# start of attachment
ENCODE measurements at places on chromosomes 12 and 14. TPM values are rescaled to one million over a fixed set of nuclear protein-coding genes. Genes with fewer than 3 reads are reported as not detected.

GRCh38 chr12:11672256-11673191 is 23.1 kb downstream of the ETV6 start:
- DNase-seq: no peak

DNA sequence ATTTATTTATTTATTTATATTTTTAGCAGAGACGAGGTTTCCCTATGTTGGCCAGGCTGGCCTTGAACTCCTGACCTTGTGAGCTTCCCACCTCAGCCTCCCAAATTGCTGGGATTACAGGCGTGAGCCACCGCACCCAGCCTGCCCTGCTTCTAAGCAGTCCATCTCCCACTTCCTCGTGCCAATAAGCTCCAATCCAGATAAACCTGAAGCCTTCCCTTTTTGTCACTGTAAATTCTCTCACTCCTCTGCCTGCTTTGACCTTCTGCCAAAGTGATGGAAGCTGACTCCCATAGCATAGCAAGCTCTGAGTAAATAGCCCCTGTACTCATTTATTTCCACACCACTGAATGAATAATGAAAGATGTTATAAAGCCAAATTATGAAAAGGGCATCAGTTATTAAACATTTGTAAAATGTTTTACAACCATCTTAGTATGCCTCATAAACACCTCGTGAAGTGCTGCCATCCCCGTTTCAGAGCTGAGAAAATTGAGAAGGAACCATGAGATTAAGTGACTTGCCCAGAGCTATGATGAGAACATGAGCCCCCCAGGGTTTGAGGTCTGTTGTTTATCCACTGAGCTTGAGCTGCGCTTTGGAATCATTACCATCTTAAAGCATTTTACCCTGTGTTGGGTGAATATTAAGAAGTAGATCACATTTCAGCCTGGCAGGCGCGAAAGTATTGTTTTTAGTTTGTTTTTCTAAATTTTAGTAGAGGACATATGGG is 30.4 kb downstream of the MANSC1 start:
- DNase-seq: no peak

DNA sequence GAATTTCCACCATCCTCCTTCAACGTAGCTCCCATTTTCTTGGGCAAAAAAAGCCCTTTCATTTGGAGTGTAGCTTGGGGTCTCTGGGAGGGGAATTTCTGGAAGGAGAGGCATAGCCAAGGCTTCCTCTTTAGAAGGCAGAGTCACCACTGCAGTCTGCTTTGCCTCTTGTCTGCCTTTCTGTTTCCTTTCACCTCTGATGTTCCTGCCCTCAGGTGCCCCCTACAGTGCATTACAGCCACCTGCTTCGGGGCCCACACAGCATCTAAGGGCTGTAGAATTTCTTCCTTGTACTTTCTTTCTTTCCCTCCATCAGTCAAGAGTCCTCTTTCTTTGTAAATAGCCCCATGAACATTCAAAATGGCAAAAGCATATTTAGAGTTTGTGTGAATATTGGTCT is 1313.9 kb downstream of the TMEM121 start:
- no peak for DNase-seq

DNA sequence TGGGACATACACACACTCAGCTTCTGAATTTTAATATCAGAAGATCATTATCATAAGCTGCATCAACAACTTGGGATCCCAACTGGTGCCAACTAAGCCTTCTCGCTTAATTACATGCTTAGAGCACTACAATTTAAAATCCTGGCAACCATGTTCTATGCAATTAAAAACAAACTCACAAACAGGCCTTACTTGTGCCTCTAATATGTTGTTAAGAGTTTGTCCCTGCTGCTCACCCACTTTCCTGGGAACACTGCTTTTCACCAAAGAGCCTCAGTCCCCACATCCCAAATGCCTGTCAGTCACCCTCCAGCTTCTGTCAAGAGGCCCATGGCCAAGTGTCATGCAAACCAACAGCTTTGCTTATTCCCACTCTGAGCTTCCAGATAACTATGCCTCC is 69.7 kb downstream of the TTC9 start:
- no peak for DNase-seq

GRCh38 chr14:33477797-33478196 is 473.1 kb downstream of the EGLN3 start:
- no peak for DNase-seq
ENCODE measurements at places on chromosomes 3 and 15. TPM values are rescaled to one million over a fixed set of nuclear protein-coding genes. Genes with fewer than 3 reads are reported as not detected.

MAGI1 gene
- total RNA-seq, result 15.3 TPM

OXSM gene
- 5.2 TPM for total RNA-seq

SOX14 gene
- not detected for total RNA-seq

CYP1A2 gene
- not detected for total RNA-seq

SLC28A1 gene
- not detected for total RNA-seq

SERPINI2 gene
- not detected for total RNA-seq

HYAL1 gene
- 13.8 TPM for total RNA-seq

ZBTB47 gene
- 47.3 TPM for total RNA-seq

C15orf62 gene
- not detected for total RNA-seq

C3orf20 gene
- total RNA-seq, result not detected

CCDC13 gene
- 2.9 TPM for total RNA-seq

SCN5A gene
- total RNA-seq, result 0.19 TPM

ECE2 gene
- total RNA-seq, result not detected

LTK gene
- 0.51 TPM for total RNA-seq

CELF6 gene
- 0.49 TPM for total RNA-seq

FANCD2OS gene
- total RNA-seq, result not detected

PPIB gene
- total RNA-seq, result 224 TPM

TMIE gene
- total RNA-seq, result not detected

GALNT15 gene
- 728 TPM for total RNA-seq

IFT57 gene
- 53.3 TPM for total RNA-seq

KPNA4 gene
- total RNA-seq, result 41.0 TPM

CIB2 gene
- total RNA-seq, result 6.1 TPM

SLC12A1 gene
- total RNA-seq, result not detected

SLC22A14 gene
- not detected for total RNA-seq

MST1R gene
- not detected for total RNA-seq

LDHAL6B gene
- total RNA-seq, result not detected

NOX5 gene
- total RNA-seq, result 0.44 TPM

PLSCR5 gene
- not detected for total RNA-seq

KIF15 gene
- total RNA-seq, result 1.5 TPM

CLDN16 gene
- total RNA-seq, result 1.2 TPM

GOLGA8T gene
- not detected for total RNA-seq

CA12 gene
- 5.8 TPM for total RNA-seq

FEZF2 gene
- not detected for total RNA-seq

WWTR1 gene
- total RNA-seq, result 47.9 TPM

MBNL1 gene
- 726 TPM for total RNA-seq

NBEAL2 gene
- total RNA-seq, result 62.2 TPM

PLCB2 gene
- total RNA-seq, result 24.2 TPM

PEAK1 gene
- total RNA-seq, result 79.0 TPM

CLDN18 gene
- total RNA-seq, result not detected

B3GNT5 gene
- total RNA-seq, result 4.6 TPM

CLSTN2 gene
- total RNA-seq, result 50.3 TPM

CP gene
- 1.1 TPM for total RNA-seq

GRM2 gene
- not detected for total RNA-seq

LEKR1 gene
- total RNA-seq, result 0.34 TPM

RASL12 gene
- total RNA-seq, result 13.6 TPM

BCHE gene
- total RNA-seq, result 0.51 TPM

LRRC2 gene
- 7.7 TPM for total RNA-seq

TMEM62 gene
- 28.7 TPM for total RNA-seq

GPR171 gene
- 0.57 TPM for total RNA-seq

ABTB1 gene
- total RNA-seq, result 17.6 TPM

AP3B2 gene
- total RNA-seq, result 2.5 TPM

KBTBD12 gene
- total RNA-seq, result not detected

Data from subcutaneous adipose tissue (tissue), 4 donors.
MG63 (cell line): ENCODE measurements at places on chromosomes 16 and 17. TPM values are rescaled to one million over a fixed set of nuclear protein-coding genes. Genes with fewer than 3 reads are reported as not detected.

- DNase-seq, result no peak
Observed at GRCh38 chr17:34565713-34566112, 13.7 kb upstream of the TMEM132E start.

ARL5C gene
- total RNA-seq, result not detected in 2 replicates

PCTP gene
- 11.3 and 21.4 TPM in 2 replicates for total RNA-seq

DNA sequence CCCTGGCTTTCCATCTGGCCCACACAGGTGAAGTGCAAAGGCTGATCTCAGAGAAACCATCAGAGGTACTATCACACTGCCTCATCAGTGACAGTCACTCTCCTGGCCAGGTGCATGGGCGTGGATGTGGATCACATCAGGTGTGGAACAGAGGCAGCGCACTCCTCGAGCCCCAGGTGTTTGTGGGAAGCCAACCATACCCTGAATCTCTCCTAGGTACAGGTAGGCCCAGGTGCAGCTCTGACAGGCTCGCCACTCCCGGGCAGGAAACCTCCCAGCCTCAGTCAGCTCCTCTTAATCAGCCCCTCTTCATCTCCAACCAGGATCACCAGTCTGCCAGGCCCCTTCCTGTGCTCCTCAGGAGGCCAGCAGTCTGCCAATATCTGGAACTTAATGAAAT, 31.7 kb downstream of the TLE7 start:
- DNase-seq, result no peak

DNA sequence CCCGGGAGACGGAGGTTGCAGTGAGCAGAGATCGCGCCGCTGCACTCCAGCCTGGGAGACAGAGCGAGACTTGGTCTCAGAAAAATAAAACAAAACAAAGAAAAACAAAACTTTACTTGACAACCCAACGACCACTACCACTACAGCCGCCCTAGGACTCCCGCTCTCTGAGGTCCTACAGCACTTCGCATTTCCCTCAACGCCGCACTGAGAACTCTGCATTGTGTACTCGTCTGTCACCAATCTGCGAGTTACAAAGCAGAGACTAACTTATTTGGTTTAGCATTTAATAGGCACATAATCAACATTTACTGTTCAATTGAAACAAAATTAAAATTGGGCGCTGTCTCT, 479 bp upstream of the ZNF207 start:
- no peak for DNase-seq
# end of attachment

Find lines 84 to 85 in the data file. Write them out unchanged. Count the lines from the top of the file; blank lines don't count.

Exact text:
- total RNA-seq, result 62.2 TPM

PLCB2 gene